Community and Extensive Documentation

Django has a great community that has contributed all sorts of awesome things to Django from tutorials and books to reusable open source packages that extend the core framework to include solutions for even more web development problems without reinventing the wheel or wasting time implementing what other developers have already created.

Django has also one of the most extensive and useful documentation on the web which can gets you up and running with Django in no time.

As a conclusion, if you are looking for a web framework full of features that makes building web applications fun and easy and that has all what you can expect from a modern framework. Django is the right choice for you if you are a Python developer.

  • Python is a portable programming language that can be used anywhere its runtime environment is installed.

  • Django is a Python framework which can be installed on any system which supports the Python language.

In this tutorial part, we are going to see how to install Python and Django on the major available operating systems i.e Windows, Linux and MAC.

Installing Python

Depending on your operating system you may or may not need to install Python. In Linux and MAC OS Python is included by default. You may only need to update it if the installed version is outdated.

Installing Python On Windows

Python is not installed by default on Windows, so you'll need to grab the official installer from the official Python website at Next launch the installer and follow the wizard to install Python just like any other Windows program.

Also make sure to add Python root folder to system path environment variable so you can execute the Python executable from any directory using the command prompt.

Next open a command prompt and type python. You should be presented with a Python Interactive Shell printing the current version of Python and prompting you to enter your Python commands (Python is an interpreted language)

Installing Python on Linux

If you are using a Linux system, there is a great chance that you already have Python installed but you may have an old version. In this case you can very easily update it via your terminal depending on your Linux distribution.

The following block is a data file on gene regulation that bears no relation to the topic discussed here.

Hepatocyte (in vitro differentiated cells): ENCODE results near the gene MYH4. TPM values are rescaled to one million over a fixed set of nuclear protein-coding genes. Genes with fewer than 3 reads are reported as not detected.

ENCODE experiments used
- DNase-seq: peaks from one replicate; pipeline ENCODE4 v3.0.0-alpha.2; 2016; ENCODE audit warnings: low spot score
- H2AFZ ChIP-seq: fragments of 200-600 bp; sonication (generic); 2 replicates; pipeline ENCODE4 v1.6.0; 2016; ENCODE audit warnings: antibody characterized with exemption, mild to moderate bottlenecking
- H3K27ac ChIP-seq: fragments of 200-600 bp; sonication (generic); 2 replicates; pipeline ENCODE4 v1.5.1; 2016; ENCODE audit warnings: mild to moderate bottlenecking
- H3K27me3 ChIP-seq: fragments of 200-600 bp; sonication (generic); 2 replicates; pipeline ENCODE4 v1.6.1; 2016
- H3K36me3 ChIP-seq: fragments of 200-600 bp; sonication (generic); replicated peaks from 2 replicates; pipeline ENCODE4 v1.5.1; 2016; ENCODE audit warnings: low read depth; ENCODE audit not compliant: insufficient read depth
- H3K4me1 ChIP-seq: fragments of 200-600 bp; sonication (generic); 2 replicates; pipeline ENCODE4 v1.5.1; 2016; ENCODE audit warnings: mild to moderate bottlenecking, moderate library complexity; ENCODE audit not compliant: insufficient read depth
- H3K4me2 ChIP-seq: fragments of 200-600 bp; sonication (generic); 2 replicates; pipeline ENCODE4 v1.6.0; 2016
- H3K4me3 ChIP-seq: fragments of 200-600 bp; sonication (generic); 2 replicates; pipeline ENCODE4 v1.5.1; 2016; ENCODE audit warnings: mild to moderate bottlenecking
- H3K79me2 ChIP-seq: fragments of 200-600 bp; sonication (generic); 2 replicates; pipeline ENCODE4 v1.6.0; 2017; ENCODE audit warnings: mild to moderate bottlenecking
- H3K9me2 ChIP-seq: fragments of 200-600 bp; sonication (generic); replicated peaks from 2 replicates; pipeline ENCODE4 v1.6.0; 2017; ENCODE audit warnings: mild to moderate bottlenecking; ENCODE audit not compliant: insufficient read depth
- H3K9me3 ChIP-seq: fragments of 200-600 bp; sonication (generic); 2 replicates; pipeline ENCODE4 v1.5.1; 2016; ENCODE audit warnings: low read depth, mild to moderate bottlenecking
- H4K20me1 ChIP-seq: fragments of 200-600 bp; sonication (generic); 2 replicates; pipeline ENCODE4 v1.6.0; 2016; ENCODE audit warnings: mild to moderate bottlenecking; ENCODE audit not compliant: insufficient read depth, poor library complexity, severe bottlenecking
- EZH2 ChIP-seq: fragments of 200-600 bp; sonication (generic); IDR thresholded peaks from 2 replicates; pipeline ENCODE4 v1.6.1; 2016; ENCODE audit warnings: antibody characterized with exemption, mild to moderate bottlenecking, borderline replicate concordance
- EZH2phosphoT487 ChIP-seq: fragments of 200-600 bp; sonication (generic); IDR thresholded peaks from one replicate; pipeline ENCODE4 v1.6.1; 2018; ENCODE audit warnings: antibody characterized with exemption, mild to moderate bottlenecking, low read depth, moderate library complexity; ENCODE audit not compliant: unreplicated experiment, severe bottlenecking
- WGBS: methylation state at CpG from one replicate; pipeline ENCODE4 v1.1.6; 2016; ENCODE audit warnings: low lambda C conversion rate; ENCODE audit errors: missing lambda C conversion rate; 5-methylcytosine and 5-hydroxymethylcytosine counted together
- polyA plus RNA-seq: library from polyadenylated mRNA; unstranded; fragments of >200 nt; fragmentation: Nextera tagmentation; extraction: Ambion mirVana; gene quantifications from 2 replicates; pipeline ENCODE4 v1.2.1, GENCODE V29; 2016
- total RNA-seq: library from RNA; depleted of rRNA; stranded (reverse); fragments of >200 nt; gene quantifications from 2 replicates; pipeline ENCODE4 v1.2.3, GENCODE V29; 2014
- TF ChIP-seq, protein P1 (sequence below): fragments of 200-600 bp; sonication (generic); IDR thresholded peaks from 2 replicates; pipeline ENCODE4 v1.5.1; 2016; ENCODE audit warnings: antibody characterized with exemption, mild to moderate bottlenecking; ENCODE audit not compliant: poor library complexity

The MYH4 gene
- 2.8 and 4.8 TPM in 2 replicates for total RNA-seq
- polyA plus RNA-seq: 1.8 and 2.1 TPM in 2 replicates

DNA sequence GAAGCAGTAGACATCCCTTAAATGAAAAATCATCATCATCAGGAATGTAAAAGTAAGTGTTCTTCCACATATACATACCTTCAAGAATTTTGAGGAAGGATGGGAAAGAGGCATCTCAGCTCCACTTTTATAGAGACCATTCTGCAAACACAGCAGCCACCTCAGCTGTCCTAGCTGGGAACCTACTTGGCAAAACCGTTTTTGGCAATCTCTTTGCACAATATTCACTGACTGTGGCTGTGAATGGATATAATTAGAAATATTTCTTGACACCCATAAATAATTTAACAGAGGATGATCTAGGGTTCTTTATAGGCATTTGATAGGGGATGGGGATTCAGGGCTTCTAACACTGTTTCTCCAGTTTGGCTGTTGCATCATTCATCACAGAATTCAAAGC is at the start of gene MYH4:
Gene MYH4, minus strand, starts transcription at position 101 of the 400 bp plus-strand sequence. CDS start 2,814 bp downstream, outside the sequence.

For Debian based distributions, like Ubuntu you can use the apt package manager

sudo apt-get install python

This will update your Python version to the latest available version.

For other Linux distributions you should look for equivalent commands to install or update Python which is not a daunting task if you already use a package manager to install packages for your system then you should follow the same process to install or update Python.

Installing Python on MAC OS

Just like Linux, Python is included by default on MAC but in case you have an old version you should be able to update it by going to []( and grab a Python installer for MAC.

Now if you managed to install or update Python on your own system or in case you have verified that you already have an updated version of Python installed on your system let's continue by installing Django.

Installing PIP

PIP is a Python package manager which's used to install Python packages from Python Package Index which is more advanced than easy_install the default Python package manager that's installed by default when you install Python.

You should use PIP instaed of easy_install whenever you can but for installing PIP itself you should use easy_install. So let's first install PIP:

Open your terminal and enter:

$ sudo easy_install pip

You can now install Django on your system using pip

$ sudo pip install django

While you can do this to install Django, globally on your system, it's strongly not recommend. Instead you need to use a virtual environement to install packages.


virtualenv is a tool that allows you to work with multiple Python projects with different or the same (often different and conflicting versions) requirements on the same system without any problems by creating multiple and isolated virtual environments for Python packages.

Now lets first install virtualenv using pip :

$ sudo pip install virtualenv      

Or you can install virtualenv before even installing pip from its official website.

In this case, you don't need to install pip because it comes installed with virtualenv and gets copied into any virtual environment you create.

Creating a Virtual Environment

After installing virtualenv you can now create your first virtual environment using your terminal:

$ cd ~/where-ever-you-want 
$ virtualenv env 

Next you should activate your virtual environment:

$ source env/bin/activate 

Now you can install any Python package using pip inside your created virtual environment.

Lets install Django!

Installing Django

After creating a new virtual environment and activating it. It's time to install Django using pip

$ pip install django 

Django will only be installed on the activated virtual environment not globally.

Now lets summarize what we have done:

  • we first installed Python
  • we then installed pip and virtualenv to install packages from PyPI and create isolated virtual environments for multiple Python projects